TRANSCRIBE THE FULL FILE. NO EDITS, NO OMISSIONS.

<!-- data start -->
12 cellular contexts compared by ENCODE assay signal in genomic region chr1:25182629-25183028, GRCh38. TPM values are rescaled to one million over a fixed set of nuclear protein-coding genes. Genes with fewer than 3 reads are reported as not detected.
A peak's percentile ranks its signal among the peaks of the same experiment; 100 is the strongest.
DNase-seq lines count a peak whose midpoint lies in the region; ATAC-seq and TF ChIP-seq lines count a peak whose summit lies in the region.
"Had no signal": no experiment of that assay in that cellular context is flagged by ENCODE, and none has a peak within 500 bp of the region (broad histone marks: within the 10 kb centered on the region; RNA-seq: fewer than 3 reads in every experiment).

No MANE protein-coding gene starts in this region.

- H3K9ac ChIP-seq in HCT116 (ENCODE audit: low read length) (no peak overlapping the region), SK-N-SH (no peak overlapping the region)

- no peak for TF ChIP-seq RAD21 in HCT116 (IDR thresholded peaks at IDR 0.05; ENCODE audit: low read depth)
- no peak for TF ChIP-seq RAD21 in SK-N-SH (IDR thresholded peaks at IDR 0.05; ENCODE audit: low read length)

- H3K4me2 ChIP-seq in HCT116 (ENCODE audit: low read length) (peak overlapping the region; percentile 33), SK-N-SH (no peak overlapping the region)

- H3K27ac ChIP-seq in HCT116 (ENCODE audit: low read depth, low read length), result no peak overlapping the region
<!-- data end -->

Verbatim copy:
12 cellular contexts compared by ENCODE assay signal in genomic region chr1:25182629-25183028, GRCh38. TPM values are rescaled to one million over a fixed set of nuclear protein-coding genes. Genes with fewer than 3 reads are reported as not detected.
A peak's percentile ranks its signal among the peaks of the same experiment; 100 is the strongest.
DNase-seq lines count a peak whose midpoint lies in the region; ATAC-seq and TF ChIP-seq lines count a peak whose summit lies in the region.
"Had no signal": no experiment of that assay in that cellular context is flagged by ENCODE, and none has a peak within 500 bp of the region (broad histone marks: within the 10 kb centered on the region; RNA-seq: fewer than 3 reads in every experiment).

No MANE protein-coding gene starts in this region.

- H3K9ac ChIP-seq in HCT116 (ENCODE audit: low read length) (no peak overlapping the region), SK-N-SH (no peak overlapping the region)

- no peak for TF ChIP-seq RAD21 in HCT116 (IDR thresholded peaks at IDR 0.05; ENCODE audit: low read depth)
- no peak for TF ChIP-seq RAD21 in SK-N-SH (IDR thresholded peaks at IDR 0.05; ENCODE audit: low read length)

- H3K4me2 ChIP-seq in HCT116 (ENCODE audit: low read length) (peak overlapping the region; percentile 33), SK-N-SH (no peak overlapping the region)

- H3K27ac ChIP-seq in HCT116 (ENCODE audit: low read depth, low read length), result no peak overlapping the region